Best polish for a nitro finished guitar

Discussion in 'Guitars in General' started by Azfarrier, Feb 28, 2010.

  1. Azfarrier

    Azfarrier Member

    Joined:
    Nov 18, 2009
    Messages:
    322
    Location:
    Arizona
    Just wondering what your thought are. I just got my first nitro finished guitar and am afraid to touch it with anything. I've always used Dunlop 65 for my other guitars but have been told that it's not good for the nitro finishes. I looked on Dunlop's website but they don't really have a product description let alone saying that it's nitro safe. Thanks in advance for the help.
     
  2. Long2Play

    Long2Play Supporting Member

    Joined:
    Dec 21, 2005
    Messages:
    1,874
    Location:
    Colorado
    I used Dunlop 65 all the time on Nitro when I was in retail and it worked fine. Grosh Guitars uses Liquid Turtle Wax spray in the shop. It is safe and works great.
     
  3. masayako

    masayako Member

    Joined:
    Feb 14, 2009
    Messages:
    506
  4. TwoTubMan

    TwoTubMan Member

    Joined:
    Nov 3, 2005
    Messages:
    10,065
    Location:
    Late of Pablo Fanques Fair
    Virtuoso. The only thing I will use.

    Avoid Stew-Mac's Preservation Polish like the plague. It will destroy your finish and anything else it gets on.
     
  5. Ryan Fullerton

    Ryan Fullerton Member

    Joined:
    Feb 20, 2010
    Messages:
    14
    I've used Gibson's "Luthier's Choice" polish and fretboard conditioner. Never on anything vintage, but, definitely used enough on newer guitars I own. Seems to work very well but it can be expensive as you only get 1.5 ounces per bottle you purchase.
     
  6. KK Jale

    KK Jale Member

    Joined:
    Mar 17, 2009
    Messages:
    188
    Location:
    London
    Not so much a vote for Virtuoso... more a command :)

    The polish is great for frequent use. The cleaner is supernaturally incredible on nitro and one gentle session a year will get rid of ALL sweat haze and filth and muckiness in a way that no other product on the market will.

    Like masayako said, /end thread.
     
  7. Azfarrier

    Azfarrier Member

    Joined:
    Nov 18, 2009
    Messages:
    322
    Location:
    Arizona
    Thanks for the advice guys. It sounds like Virtuoso is what I've ben looking for.
     
  8. dspellman

    dspellman Member

    Joined:
    Mar 26, 2008
    Messages:
    7,214
    Oferpetesake...nitrocellulose lacquer is a CAR finish (well it was until car makers got wise). You're not going to kill it with a polish!

    Here's a clue: Before Gibson started putting their label on tiny bottles of what amounts to Pledge, Gibson recommended cleaning their guitars with naptha and protecting them with good old carnauba paste wax (like Johnson's Paste Wax, in the tin). And no, you don't get waxy buildup and no, you don't affect the finish in any way and no, you don't affect the ability of the guitar or the finish to do anything that it wasn't doing before you waxed it. The wax also helps protect the metal parts from sweat corrosion, etc.

    Virtuoso products are fine if you would rather spend the money, but they don't do anything any better than the above materials. Not even a little bit. No paint manufacturer on the planet will tell you that they do, sorry.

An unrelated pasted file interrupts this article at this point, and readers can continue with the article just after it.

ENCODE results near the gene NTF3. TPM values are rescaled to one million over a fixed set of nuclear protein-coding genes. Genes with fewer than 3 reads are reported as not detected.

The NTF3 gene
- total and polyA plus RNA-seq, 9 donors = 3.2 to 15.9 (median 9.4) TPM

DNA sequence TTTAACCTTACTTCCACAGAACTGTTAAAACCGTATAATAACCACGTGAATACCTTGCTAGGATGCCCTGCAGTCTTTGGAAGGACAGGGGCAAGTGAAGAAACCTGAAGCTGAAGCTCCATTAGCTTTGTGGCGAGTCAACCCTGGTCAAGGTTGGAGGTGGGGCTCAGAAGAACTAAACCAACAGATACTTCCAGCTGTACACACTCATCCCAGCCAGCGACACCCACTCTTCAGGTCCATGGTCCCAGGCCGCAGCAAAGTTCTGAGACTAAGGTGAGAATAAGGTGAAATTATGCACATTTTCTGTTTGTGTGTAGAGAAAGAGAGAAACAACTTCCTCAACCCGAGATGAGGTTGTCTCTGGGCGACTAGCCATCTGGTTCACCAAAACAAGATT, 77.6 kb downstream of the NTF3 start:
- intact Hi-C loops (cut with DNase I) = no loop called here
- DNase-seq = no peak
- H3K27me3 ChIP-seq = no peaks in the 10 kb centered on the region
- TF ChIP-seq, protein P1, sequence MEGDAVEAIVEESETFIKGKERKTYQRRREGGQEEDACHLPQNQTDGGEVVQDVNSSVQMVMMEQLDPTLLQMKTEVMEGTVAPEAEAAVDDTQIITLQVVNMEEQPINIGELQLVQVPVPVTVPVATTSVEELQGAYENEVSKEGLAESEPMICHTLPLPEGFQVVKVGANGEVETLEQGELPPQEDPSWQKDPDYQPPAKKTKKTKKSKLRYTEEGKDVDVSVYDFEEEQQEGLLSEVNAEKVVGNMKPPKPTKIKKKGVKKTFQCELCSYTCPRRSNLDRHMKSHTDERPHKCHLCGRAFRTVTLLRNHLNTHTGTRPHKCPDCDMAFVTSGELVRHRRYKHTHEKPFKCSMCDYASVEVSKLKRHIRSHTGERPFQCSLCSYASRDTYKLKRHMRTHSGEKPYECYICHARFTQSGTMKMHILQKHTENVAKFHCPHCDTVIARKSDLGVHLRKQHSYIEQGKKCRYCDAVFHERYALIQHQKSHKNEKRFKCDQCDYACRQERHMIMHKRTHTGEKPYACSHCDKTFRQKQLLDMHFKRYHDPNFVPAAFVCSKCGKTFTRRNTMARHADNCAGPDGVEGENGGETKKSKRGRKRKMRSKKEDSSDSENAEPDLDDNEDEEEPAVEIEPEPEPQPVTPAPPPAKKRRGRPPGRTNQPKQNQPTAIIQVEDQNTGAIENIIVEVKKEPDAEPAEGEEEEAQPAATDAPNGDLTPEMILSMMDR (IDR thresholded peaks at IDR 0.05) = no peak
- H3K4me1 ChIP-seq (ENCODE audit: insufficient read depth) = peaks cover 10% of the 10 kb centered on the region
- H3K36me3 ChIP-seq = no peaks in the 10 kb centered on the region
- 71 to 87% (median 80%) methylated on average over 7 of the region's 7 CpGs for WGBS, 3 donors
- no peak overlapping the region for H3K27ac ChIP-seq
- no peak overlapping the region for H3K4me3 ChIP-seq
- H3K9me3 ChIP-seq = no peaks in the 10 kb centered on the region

I've got guitars dating from 1939 that have been doing very well without Virtuoso, thank you.

    BTW -- one other thing that I'd recommend. Buy a VCI for each guitar case. These are Vapor Corrosion Inhibitors, and they run about $8-9. Change them out once a year or so. They emit a bit of a vapor that condenses on metal parts and leaves a film a few molecules thick (no, you can't see it or feel it) that helps protect them from corrosion. Won't affect the finish at all. But your strings will last longer and your hardware won't be developing those little pits of corrosion that eventually turn into chrome and gold flake-offs, etc. Folks have used them with guns and tools for years in a LOT harsher environments than your guitar case. Highly recommended: http://www.theruststore.com/VCI-C12.aspx?UserID=5778294&SessionID=17IormwB1iDPUDIj1K3N

    Best cleaning rags? Soft cotton diapers.
     
  9. jpage

    jpage Gold Supporting Member

    Joined:
    Mar 22, 2005
    Messages:
    4,937
    Location:
    New England
    dspellman, you mention naptha to clean--is there a readily available brand name product that you know of that will do the job?
     
  10. Dillow4092

    Dillow4092 Member

    Joined:
    Nov 24, 2007
    Messages:
    2,501
    Location:
    Bel Air, MD
  11. dspellman

    dspellman Member

    Joined:
    Mar 26, 2008
    Messages:
    7,214
    Naptha is standard lighter fluid. You can also get it at any hardware store, less than $4 per quart. Put some in a one-ounce flip top squeeze bottle from REI and you'll have refills for as long as you have guitars. A one-lb can of Johnson paste wax for around $6-8 will last forever and won't build up. Virtuoso Cleaner and Polish (a bottle of each) will run about $20.
     
    Last edited: Feb 28, 2010
  12. Azfarrier

    Azfarrier Member

    Joined:
    Nov 18, 2009
    Messages:
    322
    Location:
    Arizona
    Thanks for all the replies guys. I went with the Virtuoso and I really like the result. Dspellman was right the products were $10 each. Maybe lighter fluid and Johnson wax will do just as well I don't know and don't plan on finding out. I'm always surprised when people will spend thousands on a guitar and then try to save $20 on its care. Doesn't make sense to me but if it works for someone else more power to you.
     
  13. AllenMance

    AllenMance Gold Supporting Member

    Joined:
    Jun 2, 2008
    Messages:
    234
    Location:
    Dayton Ohio
    I've never found anything better than Martin Guitar Polish. If it's good enough for my pre war D-45, it's good enough for anything! I polish all of my vintage electric and acoustics with Martin, have for years.

    Hope this helps,

    Allen
     
  14. dspellman

    dspellman Member

    Joined:
    Mar 26, 2008
    Messages:
    7,214
    Not so much that I'm trying to save $20 on guitar care. I've got close to 50 guitars at last count, some of them worth silly money to collectors. I've had some of them since 1967. I've taken care of them as the folks at Martin and Gibson taught me to when I was working in a music store selling them back in the late '60's. They're in great shape.

    The boys at Virtuoso guitars started selling guitars in 1995. I think the polish products have been around since 2000 or 2001? You asked what the "best product for a nitro finished guitar" was. I told you.

    Sometimes we discover problems with what seemed like a bright idea at the time a while down the road. It took a while for people to realize that pickguards on some guitars broke down (essentially rotted) and released gases that not only clouded the finish (a pretty common occurrence, particularly for guitars that remained in their cases for long periods of time) but could also severely corrode metal pickup covers and even the pickups themselves (see the blog entry from one tech's experience with a Gibson):